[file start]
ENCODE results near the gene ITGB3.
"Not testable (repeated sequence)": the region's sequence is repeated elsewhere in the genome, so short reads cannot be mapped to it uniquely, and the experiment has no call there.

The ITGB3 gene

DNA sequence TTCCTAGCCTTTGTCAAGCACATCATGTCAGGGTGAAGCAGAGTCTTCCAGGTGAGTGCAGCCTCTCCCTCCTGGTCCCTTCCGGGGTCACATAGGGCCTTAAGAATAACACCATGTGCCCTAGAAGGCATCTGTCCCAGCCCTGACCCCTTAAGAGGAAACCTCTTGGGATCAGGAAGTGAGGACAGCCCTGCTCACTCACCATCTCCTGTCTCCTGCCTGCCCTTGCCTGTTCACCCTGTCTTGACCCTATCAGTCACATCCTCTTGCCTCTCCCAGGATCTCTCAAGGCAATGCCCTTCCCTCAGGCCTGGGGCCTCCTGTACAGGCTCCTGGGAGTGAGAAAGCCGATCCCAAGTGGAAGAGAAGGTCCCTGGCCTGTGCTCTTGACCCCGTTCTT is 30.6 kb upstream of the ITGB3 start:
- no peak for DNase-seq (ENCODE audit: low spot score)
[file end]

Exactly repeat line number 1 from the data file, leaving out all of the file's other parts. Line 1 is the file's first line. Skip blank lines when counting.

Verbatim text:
ENCODE results near the gene ITGB3.